Anyhoo, I’ve seen his daughter round the place sporting my jacket since. I know it’s mine because mine was actually made for me by a close friend, was the only one she made and was either way quite distinctive. Like to open up a can of legal recourse on that guy.



So assume that someone’s an idiot and really did put a vintage lunchbox worth $1000 in the fridge. Or hid a $5000 diamond ring in a brown paper bag. Or even just a Jack Spade lunch bag that cost $200 because it’s trendy and includes an iPod pocket. And then they forgot to that valuable item out of the fridge before it was emptied, because, as I said, idiot.

Any recourse, or tough noogies?

I am not a lawyer but in this case you would have to show that the employer breached a duty and caused damages to you. I can’t imagine how an employer has a duty to protect valuables placed in a communal place, especially a place clearly marked for cleaning.

Anyone who actually uses a $1000 lunchbox as a lunchbox or carries a $5000 ring in a brown bag is probably not the sharpest knife in the drawer. To me, it’s tough noogies. Almost, but not quite, like accidentally putting something in the trash and it got hauled away by the garbage truck. Not exactly of course, but it’s just too bad. Practically speaking, I’ve always ignored such signs on the company fridge and have gotten some stuff dumped, deservedly. Whoever is cleaning out the fridge should have the sense to not toss out anything intentionally that might still be wanted.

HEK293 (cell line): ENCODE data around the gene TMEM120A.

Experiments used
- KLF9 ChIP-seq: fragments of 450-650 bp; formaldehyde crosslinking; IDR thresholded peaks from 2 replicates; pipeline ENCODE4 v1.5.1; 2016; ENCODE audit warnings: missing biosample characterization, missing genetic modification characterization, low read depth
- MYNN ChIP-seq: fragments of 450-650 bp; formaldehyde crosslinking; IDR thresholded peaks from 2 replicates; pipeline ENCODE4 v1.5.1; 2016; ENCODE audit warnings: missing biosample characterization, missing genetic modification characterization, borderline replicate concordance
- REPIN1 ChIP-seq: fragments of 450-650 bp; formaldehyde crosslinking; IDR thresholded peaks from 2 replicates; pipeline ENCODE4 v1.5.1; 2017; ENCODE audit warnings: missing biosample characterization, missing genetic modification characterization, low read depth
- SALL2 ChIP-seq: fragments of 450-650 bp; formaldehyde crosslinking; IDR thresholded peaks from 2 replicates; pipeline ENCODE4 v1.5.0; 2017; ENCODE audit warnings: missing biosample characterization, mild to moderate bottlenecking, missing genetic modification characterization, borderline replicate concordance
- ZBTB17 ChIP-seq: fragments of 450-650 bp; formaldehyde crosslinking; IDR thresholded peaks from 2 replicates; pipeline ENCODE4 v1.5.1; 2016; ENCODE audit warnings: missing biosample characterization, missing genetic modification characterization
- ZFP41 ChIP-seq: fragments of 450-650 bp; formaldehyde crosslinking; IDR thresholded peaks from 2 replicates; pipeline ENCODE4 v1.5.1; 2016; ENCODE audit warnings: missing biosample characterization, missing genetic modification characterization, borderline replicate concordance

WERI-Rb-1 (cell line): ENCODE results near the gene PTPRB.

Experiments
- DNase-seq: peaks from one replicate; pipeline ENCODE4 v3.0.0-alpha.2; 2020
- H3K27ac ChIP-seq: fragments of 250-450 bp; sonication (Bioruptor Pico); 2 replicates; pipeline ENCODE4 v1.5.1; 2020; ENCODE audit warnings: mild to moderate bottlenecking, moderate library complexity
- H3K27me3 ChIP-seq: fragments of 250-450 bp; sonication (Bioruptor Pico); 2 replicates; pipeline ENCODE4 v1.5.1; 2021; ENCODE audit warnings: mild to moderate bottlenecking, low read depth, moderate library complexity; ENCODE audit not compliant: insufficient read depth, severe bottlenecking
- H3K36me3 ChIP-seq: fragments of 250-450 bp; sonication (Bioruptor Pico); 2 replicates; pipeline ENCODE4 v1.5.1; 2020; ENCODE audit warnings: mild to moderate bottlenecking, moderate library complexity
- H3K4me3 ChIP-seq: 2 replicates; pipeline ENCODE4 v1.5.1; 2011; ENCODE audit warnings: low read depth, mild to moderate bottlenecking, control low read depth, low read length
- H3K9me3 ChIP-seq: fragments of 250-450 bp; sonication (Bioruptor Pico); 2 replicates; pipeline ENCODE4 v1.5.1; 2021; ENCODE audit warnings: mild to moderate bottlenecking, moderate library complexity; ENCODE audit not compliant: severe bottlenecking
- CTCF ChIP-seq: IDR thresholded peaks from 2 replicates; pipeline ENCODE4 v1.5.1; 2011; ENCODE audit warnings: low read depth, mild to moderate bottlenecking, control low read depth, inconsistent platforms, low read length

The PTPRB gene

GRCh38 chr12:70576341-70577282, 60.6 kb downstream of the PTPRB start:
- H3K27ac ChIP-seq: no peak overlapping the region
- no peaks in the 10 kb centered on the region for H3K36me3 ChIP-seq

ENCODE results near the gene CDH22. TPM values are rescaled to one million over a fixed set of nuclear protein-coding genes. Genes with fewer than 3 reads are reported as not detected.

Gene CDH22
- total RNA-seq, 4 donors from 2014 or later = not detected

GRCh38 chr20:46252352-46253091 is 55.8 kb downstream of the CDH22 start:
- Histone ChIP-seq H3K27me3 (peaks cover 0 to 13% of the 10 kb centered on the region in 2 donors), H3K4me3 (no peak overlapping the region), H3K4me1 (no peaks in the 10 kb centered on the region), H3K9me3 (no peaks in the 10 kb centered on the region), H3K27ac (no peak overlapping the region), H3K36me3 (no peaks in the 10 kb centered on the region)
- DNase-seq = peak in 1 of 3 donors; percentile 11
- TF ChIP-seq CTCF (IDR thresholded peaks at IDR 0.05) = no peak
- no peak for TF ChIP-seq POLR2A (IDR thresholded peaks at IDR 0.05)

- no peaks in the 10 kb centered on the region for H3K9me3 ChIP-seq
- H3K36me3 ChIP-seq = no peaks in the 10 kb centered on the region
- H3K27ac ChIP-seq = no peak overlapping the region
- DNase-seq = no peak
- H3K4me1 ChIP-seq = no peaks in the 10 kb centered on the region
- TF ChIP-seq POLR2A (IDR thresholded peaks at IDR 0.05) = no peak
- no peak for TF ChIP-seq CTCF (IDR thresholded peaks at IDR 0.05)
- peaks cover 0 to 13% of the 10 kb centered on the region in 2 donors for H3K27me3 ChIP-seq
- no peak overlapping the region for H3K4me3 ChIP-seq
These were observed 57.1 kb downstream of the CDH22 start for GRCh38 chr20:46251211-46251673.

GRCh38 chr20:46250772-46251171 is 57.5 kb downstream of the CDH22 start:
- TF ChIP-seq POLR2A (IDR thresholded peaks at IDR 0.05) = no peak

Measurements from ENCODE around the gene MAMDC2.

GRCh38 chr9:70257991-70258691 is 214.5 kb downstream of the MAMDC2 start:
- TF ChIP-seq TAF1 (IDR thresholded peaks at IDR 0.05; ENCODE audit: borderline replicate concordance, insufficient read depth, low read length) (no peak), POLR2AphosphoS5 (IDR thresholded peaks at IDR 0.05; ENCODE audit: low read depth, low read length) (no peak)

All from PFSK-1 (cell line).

Did you ask him why his daughter is wearing the jacket he told you he threw out? Clearly he stole it from you. I’d call him on it.

Is your jacket making friend available to help you identify the jacket if need be? Do you need to work for a thief who stole your jacket or could you get a job elsewhere easily enough? Could any lawyer or knowledgeable person here help our swashbuckling friend advising how difficult finding retribution against said boss might be?
(P.S. very cool user name)

Let’s assume there was enough at stake to justify litigation. We’ve discussed related sitations here a few times.

What may I do with someone’s property on my land?
If you find buried treasure, can you keep it?

Essentially, this is mislaid property. You left it, not intending to abandon it, and “forgot” about it. The law assumes that you are returning for it. So the property owner has the right to it against everyone but you, the true owner.